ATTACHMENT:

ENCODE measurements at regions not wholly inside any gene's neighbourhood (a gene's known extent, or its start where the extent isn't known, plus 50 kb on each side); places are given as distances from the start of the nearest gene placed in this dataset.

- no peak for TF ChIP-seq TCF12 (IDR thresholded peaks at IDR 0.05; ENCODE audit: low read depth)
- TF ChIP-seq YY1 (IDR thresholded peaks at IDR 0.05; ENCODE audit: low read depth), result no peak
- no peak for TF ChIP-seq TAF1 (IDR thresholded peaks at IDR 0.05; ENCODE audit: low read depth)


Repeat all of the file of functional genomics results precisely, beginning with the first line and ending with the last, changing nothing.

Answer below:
ENCODE measurements at regions not wholly inside any gene's neighbourhood (a gene's known extent, or its start where the extent isn't known, plus 50 kb on each side); places are given as distances from the start of the nearest gene placed in this dataset.

- no peak for TF ChIP-seq TCF12 (IDR thresholded peaks at IDR 0.05; ENCODE audit: low read depth)
- TF ChIP-seq YY1 (IDR thresholded peaks at IDR 0.05; ENCODE audit: low read depth), result no peak
- no peak for TF ChIP-seq TAF1 (IDR thresholded peaks at IDR 0.05; ENCODE audit: low read depth)